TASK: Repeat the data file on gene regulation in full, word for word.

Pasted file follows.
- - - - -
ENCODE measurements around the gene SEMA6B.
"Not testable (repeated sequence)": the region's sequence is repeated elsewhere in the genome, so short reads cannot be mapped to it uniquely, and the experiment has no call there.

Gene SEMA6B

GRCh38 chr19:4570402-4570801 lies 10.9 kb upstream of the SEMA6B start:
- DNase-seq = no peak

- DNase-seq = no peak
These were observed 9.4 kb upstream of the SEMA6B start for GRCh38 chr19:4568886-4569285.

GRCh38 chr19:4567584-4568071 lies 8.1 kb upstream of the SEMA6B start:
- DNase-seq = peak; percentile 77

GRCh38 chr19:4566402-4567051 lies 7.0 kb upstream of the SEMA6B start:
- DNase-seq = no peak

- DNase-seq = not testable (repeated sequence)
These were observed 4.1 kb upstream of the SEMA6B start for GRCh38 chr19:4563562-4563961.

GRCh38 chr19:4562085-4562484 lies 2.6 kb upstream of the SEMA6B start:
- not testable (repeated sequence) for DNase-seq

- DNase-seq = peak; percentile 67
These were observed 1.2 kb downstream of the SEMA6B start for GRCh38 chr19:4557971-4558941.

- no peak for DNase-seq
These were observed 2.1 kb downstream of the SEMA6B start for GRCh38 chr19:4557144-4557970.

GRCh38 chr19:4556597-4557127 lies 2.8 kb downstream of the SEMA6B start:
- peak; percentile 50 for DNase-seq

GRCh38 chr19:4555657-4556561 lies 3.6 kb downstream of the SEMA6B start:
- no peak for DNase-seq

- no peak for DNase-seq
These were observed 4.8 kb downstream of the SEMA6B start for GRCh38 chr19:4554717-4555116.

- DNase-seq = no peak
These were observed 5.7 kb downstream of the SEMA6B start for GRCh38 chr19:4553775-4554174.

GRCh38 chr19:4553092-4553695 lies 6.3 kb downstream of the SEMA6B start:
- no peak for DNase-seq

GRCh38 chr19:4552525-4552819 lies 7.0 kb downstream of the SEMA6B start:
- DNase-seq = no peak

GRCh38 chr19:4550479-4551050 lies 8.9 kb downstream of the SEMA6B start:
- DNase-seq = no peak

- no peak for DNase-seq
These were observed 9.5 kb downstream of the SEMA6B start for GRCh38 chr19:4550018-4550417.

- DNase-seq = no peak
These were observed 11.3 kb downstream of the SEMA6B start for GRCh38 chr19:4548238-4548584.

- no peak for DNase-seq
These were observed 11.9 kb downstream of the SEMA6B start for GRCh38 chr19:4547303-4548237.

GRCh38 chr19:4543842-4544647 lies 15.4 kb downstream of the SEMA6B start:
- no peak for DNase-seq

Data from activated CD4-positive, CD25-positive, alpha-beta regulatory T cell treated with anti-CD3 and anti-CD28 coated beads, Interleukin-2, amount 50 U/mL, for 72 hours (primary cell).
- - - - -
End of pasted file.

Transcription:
ENCODE measurements around the gene SEMA6B.
"Not testable (repeated sequence)": the region's sequence is repeated elsewhere in the genome, so short reads cannot be mapped to it uniquely, and the experiment has no call there.

Gene SEMA6B

GRCh38 chr19:4570402-4570801 lies 10.9 kb upstream of the SEMA6B start:
- DNase-seq = no peak

- DNase-seq = no peak
These were observed 9.4 kb upstream of the SEMA6B start for GRCh38 chr19:4568886-4569285.

GRCh38 chr19:4567584-4568071 lies 8.1 kb upstream of the SEMA6B start:
- DNase-seq = peak; percentile 77

GRCh38 chr19:4566402-4567051 lies 7.0 kb upstream of the SEMA6B start:
- DNase-seq = no peak

- DNase-seq = not testable (repeated sequence)
These were observed 4.1 kb upstream of the SEMA6B start for GRCh38 chr19:4563562-4563961.

GRCh38 chr19:4562085-4562484 lies 2.6 kb upstream of the SEMA6B start:
- not testable (repeated sequence) for DNase-seq

- DNase-seq = peak; percentile 67
These were observed 1.2 kb downstream of the SEMA6B start for GRCh38 chr19:4557971-4558941.

- no peak for DNase-seq
These were observed 2.1 kb downstream of the SEMA6B start for GRCh38 chr19:4557144-4557970.

GRCh38 chr19:4556597-4557127 lies 2.8 kb downstream of the SEMA6B start:
- peak; percentile 50 for DNase-seq

GRCh38 chr19:4555657-4556561 lies 3.6 kb downstream of the SEMA6B start:
- no peak for DNase-seq

- no peak for DNase-seq
These were observed 4.8 kb downstream of the SEMA6B start for GRCh38 chr19:4554717-4555116.

- DNase-seq = no peak
These were observed 5.7 kb downstream of the SEMA6B start for GRCh38 chr19:4553775-4554174.

GRCh38 chr19:4553092-4553695 lies 6.3 kb downstream of the SEMA6B start:
- no peak for DNase-seq

GRCh38 chr19:4552525-4552819 lies 7.0 kb downstream of the SEMA6B start:
- DNase-seq = no peak

GRCh38 chr19:4550479-4551050 lies 8.9 kb downstream of the SEMA6B start:
- DNase-seq = no peak

- no peak for DNase-seq
These were observed 9.5 kb downstream of the SEMA6B start for GRCh38 chr19:4550018-4550417.

- DNase-seq = no peak
These were observed 11.3 kb downstream of the SEMA6B start for GRCh38 chr19:4548238-4548584.

- no peak for DNase-seq
These were observed 11.9 kb downstream of the SEMA6B start for GRCh38 chr19:4547303-4548237.

GRCh38 chr19:4543842-4544647 lies 15.4 kb downstream of the SEMA6B start:
- no peak for DNase-seq

Data from activated CD4-positive, CD25-positive, alpha-beta regulatory T cell treated with anti-CD3 and anti-CD28 coated beads, Interleukin-2, amount 50 U/mL, for 72 hours (primary cell).